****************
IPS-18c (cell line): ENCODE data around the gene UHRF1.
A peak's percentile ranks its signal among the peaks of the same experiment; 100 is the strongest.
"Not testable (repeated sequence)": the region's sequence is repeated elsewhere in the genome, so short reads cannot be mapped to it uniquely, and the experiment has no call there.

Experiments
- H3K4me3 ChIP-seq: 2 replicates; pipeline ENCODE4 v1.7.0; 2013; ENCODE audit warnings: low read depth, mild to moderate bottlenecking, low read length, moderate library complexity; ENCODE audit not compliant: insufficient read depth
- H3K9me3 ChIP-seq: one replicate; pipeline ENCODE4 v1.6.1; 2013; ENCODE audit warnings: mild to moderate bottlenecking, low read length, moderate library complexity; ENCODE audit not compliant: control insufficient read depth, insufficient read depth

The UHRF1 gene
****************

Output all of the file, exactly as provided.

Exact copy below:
IPS-18c (cell line): ENCODE data around the gene UHRF1.
A peak's percentile ranks its signal among the peaks of the same experiment; 100 is the strongest.
"Not testable (repeated sequence)": the region's sequence is repeated elsewhere in the genome, so short reads cannot be mapped to it uniquely, and the experiment has no call there.

Experiments
- H3K4me3 ChIP-seq: 2 replicates; pipeline ENCODE4 v1.7.0; 2013; ENCODE audit warnings: low read depth, mild to moderate bottlenecking, low read length, moderate library complexity; ENCODE audit not compliant: insufficient read depth
- H3K9me3 ChIP-seq: one replicate; pipeline ENCODE4 v1.6.1; 2013; ENCODE audit warnings: mild to moderate bottlenecking, low read length, moderate library complexity; ENCODE audit not compliant: control insufficient read depth, insufficient read depth

The UHRF1 gene